Bluetongue virus transmission between ruminant host and Culicoides vectors: the importance of insect saliva proteins

Lead Research Organisation: The Pirbright Institute
Department Name: UNLISTED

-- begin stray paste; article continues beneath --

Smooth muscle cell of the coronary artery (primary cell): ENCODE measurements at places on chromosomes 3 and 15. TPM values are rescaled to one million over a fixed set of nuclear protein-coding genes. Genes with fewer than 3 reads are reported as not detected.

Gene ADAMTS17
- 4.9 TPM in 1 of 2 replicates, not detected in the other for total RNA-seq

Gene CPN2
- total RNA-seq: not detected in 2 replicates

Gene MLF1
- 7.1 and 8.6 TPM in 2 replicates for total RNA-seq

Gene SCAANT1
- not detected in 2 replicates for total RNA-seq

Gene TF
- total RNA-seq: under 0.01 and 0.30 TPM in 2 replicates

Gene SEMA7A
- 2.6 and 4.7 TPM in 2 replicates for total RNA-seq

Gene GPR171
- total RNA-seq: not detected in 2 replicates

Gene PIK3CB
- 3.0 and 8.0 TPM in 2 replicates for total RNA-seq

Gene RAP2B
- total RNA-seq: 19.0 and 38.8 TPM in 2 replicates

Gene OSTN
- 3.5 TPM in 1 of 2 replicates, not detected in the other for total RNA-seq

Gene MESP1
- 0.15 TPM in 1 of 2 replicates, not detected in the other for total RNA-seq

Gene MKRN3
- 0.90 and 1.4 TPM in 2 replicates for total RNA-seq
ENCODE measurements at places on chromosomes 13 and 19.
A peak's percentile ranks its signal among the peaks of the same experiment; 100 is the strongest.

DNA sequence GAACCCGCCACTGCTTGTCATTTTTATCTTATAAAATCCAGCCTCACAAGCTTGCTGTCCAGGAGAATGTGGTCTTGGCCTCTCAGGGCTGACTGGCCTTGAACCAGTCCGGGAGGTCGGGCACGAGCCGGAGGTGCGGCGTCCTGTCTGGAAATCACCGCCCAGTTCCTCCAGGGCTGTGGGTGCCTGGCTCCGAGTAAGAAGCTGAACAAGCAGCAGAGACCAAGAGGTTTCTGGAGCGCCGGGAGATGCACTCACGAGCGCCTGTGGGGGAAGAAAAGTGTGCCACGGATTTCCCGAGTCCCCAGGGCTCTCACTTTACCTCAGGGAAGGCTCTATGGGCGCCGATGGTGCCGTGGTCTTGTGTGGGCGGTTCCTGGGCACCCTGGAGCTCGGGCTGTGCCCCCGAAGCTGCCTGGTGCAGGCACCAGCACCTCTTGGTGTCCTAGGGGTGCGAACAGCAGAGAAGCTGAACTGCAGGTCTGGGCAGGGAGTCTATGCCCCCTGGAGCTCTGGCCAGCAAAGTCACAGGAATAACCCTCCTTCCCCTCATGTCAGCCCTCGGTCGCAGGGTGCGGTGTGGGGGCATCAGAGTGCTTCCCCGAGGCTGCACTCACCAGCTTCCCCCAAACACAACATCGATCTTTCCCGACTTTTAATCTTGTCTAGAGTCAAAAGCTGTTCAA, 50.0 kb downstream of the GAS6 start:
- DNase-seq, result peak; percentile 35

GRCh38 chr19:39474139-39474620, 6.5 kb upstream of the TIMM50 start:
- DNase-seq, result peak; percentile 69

Bluetongue virus (BTV) can infect most ruminants but causes severe disease, in sheep, some species of deer and to a lesser extent in cattle. The virus is maintained in the field by transmission cycles between ruminant hosts and insect vectors - blood feeding midges (Culicoides spp.). Adults of most Culicoides have the potential to become infected with BTV. However their ability to transmit virus varies dramatically between species and only a small proportion of insects become infected (even from a known vector species). Any factors that can enhance infection of the insect, would also increase BTV transmission efficiency, and may influence vector status. In contrast, BTV transmission from vector to host is very efficient, requiring only a single insect bite to cause a severe clinical infection, while a much larger amount of virus is normally used to cause similar effects by needle inoculation. Culicoides saliva proteins cause a severe inflammatory response, and profound changes in the sheep skin, including formation of vesicles, synthesis (or release) of inflammatory modulators and massive recruitment of leukocytes. These changes may play an important part in the BTV infection mechanism in the sheep. Indeed cellular components of the ovine immune system can themselves become infected by BTV and may be involved in initial stages of infection and dissemination. Novel methods will be used to collect saliva proteins of Culicoides vector (and non-vector) species. Major protein components will be identified by AA sequencing. The effect of these proteins (particularly proteases) on virus structure and infectivity for different cells will be determined. The effect of saliva proteins and the inflammatory response, on virus titre and persistence in the sheep skin will be explored. The possibility of mechanical BTV transmission between host animals (by other insects, or by needle), or non-systemic transmission between co-feeding vector insects, will also be examined.


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